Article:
Stephen Adly Guirgis has written a real jaw-dropper -- a courtroom drama that makes a compelling argument for lifting the "eternal damnation" sentence on Judas Iscariot, the most reviled sinner in biblical history. Set in Purgatory and featuring A-list religious figures from Satan to Mother Teresa, this expressionistic fantasy draws on sound theological doctrine to advance its soul-searching meditations on guilt and redemption.
Stephen Adly Guirgis has written a real jaw-dropper — a courtroom drama that makes a compelling argument for lifting the “eternal damnation” sentence on Judas Iscariot, the most reviled sinner in biblical history. Set in Purgatory and featuring A-list religious figures from Satan to Mother Teresa, this expressionistic fantasy draws on sound theological doctrine to advance its soul-searching meditations on guilt and redemption. But its contempo style is so shockingly iconoclastic — with its raw language and flamboyantly street-savvy characters — that it seems sure to outrage conventional Christian sensibilities and attract the faith-and-values police. (Translation for regional nonprofits: Don’t even think of applying for an NEA grant to stage it.)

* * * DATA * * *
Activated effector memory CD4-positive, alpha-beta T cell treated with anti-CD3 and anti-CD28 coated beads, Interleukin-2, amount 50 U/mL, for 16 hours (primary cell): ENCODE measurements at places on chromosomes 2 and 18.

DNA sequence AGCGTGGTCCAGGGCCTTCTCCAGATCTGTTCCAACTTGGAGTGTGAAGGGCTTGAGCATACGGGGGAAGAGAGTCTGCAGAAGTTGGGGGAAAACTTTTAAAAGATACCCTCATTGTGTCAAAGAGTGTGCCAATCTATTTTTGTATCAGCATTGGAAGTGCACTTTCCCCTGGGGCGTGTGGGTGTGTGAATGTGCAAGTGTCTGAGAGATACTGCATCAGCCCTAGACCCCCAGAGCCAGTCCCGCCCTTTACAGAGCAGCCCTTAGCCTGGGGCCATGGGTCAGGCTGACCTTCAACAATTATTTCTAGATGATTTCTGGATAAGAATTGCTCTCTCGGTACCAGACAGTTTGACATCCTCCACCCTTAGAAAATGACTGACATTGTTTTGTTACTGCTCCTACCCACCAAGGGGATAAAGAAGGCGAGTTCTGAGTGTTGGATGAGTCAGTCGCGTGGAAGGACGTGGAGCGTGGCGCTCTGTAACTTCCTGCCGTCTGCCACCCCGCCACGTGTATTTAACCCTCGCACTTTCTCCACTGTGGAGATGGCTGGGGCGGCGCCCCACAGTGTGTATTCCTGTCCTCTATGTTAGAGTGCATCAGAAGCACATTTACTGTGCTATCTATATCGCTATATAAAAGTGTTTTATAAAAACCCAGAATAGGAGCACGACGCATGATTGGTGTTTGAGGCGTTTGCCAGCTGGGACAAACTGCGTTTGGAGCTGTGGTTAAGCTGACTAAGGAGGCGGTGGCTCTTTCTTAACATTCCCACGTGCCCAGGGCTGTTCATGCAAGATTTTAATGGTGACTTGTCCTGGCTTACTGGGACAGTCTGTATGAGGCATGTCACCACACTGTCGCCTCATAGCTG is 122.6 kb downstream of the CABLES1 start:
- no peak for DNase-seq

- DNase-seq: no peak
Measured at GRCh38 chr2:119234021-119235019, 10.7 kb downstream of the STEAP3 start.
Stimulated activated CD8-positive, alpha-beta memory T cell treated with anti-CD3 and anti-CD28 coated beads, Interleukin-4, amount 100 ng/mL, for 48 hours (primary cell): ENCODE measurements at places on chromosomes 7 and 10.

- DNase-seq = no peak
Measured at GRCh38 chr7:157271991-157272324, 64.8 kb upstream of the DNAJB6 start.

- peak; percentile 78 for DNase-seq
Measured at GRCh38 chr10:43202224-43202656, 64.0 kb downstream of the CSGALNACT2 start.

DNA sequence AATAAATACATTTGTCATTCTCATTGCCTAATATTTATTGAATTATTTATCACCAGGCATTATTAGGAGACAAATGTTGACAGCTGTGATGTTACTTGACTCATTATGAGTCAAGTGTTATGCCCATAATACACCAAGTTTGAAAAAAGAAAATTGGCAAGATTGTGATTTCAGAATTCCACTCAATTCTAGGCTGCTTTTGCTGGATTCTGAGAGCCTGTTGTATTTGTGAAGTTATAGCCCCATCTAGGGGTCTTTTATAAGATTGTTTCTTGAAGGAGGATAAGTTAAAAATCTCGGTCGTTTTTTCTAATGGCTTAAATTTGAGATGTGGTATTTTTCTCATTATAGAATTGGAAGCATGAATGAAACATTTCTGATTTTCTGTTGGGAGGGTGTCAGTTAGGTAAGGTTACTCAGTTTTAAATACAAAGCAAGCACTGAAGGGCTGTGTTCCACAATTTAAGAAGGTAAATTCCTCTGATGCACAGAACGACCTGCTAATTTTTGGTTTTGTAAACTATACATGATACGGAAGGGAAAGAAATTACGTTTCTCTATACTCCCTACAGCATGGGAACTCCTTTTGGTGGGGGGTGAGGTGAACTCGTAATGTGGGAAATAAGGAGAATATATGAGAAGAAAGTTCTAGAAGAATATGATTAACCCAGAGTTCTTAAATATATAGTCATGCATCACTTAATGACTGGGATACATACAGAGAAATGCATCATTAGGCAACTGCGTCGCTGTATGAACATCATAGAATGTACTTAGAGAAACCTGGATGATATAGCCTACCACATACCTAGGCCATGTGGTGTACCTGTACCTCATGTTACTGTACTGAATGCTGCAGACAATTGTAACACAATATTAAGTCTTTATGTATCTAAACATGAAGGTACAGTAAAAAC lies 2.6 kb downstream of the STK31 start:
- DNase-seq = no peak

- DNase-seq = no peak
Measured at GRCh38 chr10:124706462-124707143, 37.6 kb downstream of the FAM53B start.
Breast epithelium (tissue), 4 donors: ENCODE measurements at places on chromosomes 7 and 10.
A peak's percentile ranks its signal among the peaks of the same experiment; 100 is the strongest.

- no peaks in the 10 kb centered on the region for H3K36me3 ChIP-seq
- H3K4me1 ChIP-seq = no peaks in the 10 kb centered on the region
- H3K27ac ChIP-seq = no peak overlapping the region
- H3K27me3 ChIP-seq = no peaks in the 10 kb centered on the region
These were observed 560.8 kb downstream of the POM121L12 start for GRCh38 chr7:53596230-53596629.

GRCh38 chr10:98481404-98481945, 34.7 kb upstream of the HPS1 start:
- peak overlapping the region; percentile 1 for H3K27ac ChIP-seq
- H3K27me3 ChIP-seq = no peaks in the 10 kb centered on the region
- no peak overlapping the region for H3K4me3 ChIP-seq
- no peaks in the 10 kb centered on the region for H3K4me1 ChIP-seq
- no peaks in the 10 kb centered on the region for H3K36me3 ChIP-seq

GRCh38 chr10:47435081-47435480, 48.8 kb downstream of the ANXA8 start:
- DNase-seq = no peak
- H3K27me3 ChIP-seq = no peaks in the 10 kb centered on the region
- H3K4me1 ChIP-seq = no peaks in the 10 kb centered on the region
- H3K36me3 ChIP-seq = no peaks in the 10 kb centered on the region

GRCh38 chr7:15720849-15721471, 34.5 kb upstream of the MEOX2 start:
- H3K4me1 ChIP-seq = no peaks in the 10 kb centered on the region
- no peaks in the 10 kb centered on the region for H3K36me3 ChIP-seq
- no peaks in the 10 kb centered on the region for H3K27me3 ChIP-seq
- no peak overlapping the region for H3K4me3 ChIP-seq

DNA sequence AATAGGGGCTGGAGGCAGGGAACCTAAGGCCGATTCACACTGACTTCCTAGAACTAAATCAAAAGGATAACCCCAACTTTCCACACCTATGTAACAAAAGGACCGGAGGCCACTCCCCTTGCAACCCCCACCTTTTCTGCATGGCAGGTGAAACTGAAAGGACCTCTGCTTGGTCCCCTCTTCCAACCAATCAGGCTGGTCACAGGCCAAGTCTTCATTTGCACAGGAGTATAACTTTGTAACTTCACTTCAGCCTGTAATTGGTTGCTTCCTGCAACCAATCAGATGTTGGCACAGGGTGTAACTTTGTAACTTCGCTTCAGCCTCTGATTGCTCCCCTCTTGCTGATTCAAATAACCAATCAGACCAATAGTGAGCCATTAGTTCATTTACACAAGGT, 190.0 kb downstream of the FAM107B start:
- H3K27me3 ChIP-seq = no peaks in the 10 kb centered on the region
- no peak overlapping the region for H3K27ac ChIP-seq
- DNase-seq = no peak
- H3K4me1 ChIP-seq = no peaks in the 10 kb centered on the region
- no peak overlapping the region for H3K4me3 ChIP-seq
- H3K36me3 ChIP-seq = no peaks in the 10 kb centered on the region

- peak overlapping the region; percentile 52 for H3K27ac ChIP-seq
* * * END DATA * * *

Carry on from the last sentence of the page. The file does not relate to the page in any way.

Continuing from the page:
Philip Seymour Hoffman has done a spectacular job of mounting this bombshell for the LAByrinth Theater Company, which also went the distance for Guirgis on “Jesus Hopped the ‘A’ Train” and “Our Lady of 121st Street.” Treating the vaulted interior of the Public Theater’s Martinson Hall (distressed into shabby-chic splendor by designer Andromache Chalfant) as a kind of town hall for social misfits, Hoffman goes for a presentational style that restores the good name of old-fashioned courtroom oratory and gives actors plenty of space to breathe.
Presiding over a depressed portal of the underworld ironically known as Hope, Jeffrey DeMunn holds forth as the bellowing judge forced to hear the legal appeal brought on behalf of Judas by a scrappy defense attorney (Callie Thorne), who has her own reasons for seeking love and forgiveness for a damned sinner. Her legal adversary (Yul Vazquez) is an unctuous toe-sucker whose ulterior motive is to win legal passage to heaven by flattering anyone and everyone in a position of power.
True to their calling, the lawyers take too long to make their cases, and the prelims do drag on. But once the jury of the dead and near-dead are in place and the first witnesses are called, drama takes on a breathtaking dynamic.
Biblical figures like Mary Magdalene and historical characters such as Sigmund Freud present their views alongside hard-working angels like Gloria (Liza Colon-Zayas), who makes occasional fly-bys to earth, and just-plain-folks like Butch Honeywell (Kohl Sudduth), the jury foreman who brings a six-pack to Judas’ cell when he delivers the verdict.